We recently got back from a week down at Rehoboth Beach in Delaware and one of the things I noticed, other than the pre-fourth crowds were blessedly light, was all our drinks came with paper straws from our Greenman smoothies to my iced coffee to our waters at DogFish Head.
Apparently Rehoboth isn’t alone in their efforts to curb the single-use plastic, starting on June 1, Brigantine, Avalon, and Stone Harbor joined a growing list of New Jersey shore towns banning plastic bags – and now, West Chester is looking to get in on the action too.
Now, if you’re thinking, “Didn’t West Chester already ban single-use plastic bags?”
You’d be correct, kind of..
Last September, former students from West Chester Friends school made a presentation to Borough Council on the many environmental problems with using single-use plastic bags. Their effective presentation ended with a plea, ban single-use plastic bags in West Chester and so, Borough Council did and now there are no more plastic bags in all the land.
Kidding. Turns out, that vote was just a symbolic first step.
Before the ban can go into effect an official ordinance has to be written and that ordinance has to be subject to a public comment period.
That’s where we stand today, the ordinance has been drafted and the public comment period is now open.
Am I up to speed now?
Not quite, while West Chester was working on its proposal, PA State Senator Jake Corman of Centre County was working on a proposal of his own. Mr. Corman who has both a plastic manufacturer and a township considering a plastic-ban in his district, said he wanted to study the economical and environmental costs of a ban. So he slipped a one-year moratorium on all plastic-bag bans into a recent state-budget bill and that bill was subsequently signed into law.
That’s disappointing, so, we’ll pick this discussion up next year?
Hold on. No one’s singing just yet. In an email with Christiane Torres of Plastic Free Please and a member of West Chester’s Sustainability Advisory Committee, she helped explain West Chester’s current situation to me. “So the ban on the ban would affect us UNLESS the borough will use its Home Rule Charter that would allow West Chester to implement an exception and move forward with our ban,” she stated in an email.
Can I ask a follow up question? What is a Home Rule Charter?
I was wondering the same thing. According to Wikipedia, “a home rule municipality in Pennsylvania is one incorporated under its own unique charter.” In 1994 West Chester held a ballot referendum and voted to accept the designation and the limited autonomy increases that go with it. Again according to Wikipedia, rather than acting where authorized by law, home rule municipalities can act anywhere except when expressly limited by law.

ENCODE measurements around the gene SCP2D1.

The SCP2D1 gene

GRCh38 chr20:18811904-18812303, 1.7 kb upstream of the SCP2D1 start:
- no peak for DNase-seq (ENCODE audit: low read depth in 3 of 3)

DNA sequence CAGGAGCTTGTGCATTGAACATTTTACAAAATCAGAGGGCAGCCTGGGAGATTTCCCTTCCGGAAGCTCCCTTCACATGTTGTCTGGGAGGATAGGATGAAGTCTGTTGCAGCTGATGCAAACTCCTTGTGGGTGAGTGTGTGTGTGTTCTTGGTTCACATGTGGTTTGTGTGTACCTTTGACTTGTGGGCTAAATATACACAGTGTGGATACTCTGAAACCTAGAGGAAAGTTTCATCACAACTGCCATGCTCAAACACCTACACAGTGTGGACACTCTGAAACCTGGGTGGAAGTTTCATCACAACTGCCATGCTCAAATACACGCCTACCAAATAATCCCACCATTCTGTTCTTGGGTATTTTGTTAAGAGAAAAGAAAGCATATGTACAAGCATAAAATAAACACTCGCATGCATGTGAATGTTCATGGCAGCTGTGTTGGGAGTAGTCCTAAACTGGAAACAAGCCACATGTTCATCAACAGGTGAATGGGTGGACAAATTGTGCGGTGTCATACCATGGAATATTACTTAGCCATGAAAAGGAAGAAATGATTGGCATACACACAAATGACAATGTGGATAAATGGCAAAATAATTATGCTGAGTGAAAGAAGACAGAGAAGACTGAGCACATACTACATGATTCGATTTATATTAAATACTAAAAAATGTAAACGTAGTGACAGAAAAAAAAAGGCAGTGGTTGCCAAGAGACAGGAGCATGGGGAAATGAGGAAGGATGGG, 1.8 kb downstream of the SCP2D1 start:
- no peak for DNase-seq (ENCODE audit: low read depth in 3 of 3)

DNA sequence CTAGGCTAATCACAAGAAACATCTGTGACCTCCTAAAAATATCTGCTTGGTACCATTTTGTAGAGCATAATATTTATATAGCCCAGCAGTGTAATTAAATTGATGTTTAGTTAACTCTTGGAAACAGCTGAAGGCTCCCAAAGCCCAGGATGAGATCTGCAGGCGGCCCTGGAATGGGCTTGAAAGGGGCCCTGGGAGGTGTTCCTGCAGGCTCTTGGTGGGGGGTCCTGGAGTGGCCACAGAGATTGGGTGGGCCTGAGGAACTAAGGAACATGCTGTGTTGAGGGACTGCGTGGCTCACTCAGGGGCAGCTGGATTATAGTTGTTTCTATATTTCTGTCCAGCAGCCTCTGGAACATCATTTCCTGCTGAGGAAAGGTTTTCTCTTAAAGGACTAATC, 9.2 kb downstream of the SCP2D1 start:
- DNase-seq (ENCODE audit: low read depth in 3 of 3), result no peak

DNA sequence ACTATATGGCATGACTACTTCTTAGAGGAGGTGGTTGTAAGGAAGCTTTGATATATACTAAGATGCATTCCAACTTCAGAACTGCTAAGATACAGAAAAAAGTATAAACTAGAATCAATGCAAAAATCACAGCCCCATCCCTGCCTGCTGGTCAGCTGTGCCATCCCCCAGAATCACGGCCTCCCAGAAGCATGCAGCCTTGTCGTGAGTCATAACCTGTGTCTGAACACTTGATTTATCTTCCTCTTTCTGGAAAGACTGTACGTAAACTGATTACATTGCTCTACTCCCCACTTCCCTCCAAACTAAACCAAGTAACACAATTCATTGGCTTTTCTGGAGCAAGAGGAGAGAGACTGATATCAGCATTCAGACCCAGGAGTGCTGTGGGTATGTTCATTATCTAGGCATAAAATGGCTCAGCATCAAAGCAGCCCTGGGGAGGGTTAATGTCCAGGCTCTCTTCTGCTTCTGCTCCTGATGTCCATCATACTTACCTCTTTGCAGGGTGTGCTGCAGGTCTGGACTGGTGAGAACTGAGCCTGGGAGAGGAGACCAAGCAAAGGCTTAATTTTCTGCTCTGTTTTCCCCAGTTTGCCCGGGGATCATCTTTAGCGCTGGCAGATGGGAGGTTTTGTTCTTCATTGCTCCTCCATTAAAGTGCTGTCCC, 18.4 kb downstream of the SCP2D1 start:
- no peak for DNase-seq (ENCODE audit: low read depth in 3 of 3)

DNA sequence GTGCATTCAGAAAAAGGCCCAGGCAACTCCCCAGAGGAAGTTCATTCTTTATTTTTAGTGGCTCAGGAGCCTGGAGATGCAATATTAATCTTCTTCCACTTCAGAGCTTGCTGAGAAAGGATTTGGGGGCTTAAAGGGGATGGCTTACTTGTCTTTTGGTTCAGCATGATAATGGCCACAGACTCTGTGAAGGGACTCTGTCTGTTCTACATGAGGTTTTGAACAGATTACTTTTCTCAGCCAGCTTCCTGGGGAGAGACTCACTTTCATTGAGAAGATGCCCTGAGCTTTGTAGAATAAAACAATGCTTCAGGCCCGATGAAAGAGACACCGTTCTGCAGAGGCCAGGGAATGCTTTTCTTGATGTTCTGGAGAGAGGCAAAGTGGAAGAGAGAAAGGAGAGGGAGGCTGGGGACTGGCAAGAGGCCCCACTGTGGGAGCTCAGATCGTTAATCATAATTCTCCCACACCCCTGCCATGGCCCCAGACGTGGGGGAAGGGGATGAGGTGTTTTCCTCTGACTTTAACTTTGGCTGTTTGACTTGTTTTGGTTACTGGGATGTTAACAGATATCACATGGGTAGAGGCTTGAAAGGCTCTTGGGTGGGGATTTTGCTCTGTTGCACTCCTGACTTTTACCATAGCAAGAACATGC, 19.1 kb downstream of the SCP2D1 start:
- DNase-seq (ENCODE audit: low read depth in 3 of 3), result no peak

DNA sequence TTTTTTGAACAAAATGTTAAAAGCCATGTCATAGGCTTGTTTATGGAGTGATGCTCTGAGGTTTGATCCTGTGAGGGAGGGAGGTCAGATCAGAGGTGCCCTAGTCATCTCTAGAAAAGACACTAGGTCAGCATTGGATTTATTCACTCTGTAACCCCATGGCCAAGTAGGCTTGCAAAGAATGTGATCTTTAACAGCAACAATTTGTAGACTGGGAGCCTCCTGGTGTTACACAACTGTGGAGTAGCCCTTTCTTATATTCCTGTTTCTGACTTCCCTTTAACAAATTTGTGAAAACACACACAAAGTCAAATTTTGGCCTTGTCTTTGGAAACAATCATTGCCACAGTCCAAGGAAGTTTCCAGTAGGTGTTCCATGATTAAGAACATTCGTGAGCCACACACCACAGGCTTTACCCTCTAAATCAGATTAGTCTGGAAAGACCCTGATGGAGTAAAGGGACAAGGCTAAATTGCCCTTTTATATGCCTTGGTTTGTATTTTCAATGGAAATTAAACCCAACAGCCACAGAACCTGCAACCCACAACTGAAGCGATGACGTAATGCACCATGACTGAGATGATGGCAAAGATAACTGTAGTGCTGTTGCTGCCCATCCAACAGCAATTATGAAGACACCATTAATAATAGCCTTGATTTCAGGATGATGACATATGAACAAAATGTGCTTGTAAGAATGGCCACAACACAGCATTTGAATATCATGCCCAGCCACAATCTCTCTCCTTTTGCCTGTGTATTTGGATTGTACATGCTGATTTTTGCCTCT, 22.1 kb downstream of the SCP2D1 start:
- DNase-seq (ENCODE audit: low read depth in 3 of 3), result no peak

West Chester’s Single-Use Plastic Bag and Straw Ban
Now that we are all caught up, let’s take a look at exactly what’s in this ban and who it will effect. (If you would like to read the ban for yourself you can find it here. If you would prefer to skip all the whereas(es), I’ll summarize it for you.)
What is included under the ban?
Under the proposed ordinance all single-use, carry-out plastic bags (think those thin plastic bags with handles) and single-use, plastic straws will be banned from being used within the Borough of West Chester.
With the following exceptions:
- Product Bags; (a very thin plastic bag without handles used to prevent meat/veggie contamination, the kind you find in the produce department of a grocery store.)
- Newspaper bags;
- Bags sold in packages containing multiple bags intended for use as food storage bags, garbage bags, or pet waste bags.
- Straws packaged with the drink outside the borough (your juice-box scenario).
- Straws required to accommodate a disability.
What will I use instead?
- A paper bag as long as it contains at least 40% post consumer recycled material, states its recyclable or reusable or it can be composted.
- A reusable bag (cloth, sturdy plastic, etc.)
- A paper straw
Remind me again, why are we doing this?
For the environment – see here, here, and here, the trash factor and the clean up costs. And we are not alone, actually, if you’ve been to the shore or the beach this summer, you’ve likely already encountered a town that has abandoned the plastic.
Including Brigantine, Avalon, Stone Harbor, Beach Haven, Belmar, Bradley Beach, Harvey Cedars, Little Silver, Long Beach Township, Longport, Monmouth Beach, Point Pleasant, Somers Point, and Ventnor.
Ok, I think I’ve got it but can you sum it up in one sentence?
Sure. Effective January 1, 2020, no single-use plastic bags, no plastic straws, if the Home Rule Charter exception is used. If not, same just change the effective date to 2021.
If you want to support the ban (or if you don’t), there is a public hearing on the topic July 17 at 6:30 at Borough Hall. See you there!